* In Virginia, the 11th District congressional race is getting tighter and nastier. The Post says Tea Party-backed GOP challenger Keith Fimian “and some of his allies claim he is tied with or even ahead of” freshman Democratic Rep. Gerry Connolly, while Democrats “are cautiously optimistic that their man will prevail.” The two met in a contentious debate Tuesday, and “the gloves came off quickly,” the Examiner reports.
A debate between Eighth District Democratic Rep. Jim Moran and GOP rival Patrick Murray was a bit less heated, WAMU reports. Though Murray went after Moran hard, Moran declined to get drawn in. After one accusation, Moran replied, “I’m not supposed to get upset in these debates, so just move on to the next topic. It’s not worth responding, frankly.”
* The AP reports Gov. Bob McDonnell’s Commission on Higher Education Reform “is shaping a package of higher-education proposals that emphasize the role of Virginia’s colleges and universities in growing the economy,” but it remains unclear how it would be paid for.
* The ex-U.S. attorneys general, all Republicans, have filed court papers backing Virginia Attorney General Ken Cuccinelli’s lawsuit challenging the federal healthcare reform law, the AP reports.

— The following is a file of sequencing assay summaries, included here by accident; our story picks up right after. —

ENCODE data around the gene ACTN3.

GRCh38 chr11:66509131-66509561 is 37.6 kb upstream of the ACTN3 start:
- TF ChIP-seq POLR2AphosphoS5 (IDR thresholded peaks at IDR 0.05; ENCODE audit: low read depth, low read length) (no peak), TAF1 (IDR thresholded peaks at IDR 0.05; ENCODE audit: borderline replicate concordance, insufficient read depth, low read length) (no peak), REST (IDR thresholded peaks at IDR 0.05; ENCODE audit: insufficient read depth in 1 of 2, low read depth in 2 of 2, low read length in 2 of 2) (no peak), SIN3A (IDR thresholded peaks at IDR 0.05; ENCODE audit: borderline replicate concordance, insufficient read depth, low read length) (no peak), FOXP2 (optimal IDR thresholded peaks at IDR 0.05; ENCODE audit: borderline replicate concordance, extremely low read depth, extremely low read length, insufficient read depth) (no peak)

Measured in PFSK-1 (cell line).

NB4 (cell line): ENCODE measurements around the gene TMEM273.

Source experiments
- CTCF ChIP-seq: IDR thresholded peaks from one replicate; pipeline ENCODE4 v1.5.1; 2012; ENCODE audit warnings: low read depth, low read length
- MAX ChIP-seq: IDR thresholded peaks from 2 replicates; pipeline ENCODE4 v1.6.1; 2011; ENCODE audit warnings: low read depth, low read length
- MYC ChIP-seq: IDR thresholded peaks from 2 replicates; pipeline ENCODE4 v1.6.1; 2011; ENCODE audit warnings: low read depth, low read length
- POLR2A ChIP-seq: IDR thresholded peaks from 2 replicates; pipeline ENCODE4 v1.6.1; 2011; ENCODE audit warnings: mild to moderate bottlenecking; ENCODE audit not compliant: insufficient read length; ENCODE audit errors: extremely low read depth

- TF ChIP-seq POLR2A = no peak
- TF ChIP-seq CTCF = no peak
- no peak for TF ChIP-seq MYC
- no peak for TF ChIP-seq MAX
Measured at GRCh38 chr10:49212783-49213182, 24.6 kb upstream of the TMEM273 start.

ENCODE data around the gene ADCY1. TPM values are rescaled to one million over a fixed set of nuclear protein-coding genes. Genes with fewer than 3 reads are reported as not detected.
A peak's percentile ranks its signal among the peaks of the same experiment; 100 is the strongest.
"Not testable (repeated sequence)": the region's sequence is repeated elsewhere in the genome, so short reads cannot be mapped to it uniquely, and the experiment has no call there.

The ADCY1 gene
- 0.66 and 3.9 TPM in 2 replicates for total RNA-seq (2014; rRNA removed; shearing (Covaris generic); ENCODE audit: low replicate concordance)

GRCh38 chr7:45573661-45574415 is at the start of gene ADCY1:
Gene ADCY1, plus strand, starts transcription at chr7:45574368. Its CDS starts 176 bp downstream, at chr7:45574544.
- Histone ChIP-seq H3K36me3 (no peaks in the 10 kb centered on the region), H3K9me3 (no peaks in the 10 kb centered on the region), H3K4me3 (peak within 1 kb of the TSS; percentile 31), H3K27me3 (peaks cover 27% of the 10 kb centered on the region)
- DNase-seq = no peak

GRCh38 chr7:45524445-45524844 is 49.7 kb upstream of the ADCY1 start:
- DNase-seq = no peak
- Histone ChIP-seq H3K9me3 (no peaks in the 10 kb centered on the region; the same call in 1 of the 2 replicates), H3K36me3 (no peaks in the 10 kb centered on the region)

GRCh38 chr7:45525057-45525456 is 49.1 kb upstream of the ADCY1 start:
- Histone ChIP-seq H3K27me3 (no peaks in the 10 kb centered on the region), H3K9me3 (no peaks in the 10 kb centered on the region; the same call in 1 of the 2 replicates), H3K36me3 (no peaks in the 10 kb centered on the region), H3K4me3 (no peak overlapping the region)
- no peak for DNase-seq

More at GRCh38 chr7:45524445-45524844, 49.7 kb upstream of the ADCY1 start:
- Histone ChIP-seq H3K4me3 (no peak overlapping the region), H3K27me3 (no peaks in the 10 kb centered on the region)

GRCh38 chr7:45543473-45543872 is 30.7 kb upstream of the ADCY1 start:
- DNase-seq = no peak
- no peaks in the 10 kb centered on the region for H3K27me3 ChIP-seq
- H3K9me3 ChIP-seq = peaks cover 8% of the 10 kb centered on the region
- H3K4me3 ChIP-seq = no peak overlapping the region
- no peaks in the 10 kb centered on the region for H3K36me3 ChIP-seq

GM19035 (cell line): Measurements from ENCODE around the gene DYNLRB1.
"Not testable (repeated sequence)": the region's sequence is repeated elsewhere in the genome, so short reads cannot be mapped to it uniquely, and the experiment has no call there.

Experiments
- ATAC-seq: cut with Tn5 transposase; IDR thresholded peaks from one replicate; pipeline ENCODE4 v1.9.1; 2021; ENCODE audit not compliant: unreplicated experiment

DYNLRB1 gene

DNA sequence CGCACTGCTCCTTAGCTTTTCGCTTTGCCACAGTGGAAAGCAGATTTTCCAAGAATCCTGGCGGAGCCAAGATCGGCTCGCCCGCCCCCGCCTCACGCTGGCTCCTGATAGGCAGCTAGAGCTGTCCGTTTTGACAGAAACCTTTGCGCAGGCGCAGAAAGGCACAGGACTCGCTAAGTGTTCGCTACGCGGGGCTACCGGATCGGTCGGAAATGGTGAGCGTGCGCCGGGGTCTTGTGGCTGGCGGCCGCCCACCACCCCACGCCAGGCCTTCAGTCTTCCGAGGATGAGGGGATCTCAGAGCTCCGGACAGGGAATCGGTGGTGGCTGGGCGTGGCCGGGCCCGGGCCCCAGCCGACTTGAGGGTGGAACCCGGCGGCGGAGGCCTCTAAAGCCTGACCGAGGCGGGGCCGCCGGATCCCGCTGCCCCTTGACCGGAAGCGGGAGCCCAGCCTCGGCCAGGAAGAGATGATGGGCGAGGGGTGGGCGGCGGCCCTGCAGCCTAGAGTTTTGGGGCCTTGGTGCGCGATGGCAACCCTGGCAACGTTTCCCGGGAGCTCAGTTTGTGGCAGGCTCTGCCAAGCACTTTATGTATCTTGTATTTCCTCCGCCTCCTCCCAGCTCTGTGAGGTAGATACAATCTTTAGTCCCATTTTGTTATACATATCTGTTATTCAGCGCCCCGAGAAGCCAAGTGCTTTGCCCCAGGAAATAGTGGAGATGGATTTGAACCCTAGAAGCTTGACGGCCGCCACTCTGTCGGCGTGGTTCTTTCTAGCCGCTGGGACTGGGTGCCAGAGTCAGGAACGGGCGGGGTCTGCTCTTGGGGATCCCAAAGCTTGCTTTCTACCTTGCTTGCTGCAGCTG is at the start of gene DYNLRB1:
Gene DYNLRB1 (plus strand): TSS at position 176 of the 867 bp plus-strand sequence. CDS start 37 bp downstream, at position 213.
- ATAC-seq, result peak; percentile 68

* ARLnow reports Mark Kelly, a Republican candidate for Arlington County Board, plans to press the forced resignation of county manager Michael Brown, and Brown’s fat severance package, in the last leg of his campaign.
* Common Sense says Marianne Horinko will soon end her campaign for Fairfax County Board of Supervisors Chair.
* In Maryland, Department of Labor, Licensing and Regulation’s Board of Appeals chair Donna Watts-Lamont is challenging an accusation by Bob Ehrlich that the agency “is anti-business regarding to unemployment claims,” the Frederick News-Post reports. Meanwhile, Maryland Politics Watch says the state Democratic Party has released a video of Ehrlich “running away from reporters after his debate” with Gov. Martin O’Malley.
* The News-Post also reports that District 3 state senate candidate Ron Young said a “mention on his campaign website that suggested he’d consider implementing a value-added tax should have been removed from the site months ago.” Oops.
* Dave Stroup of DCist and We Love D.C., a great online journalist and a heck of a nice guy, is leaving the city for Madison, Wisc. I wish him all the best.
Follow P.J. Orvetti on Twitter at @PJOinDC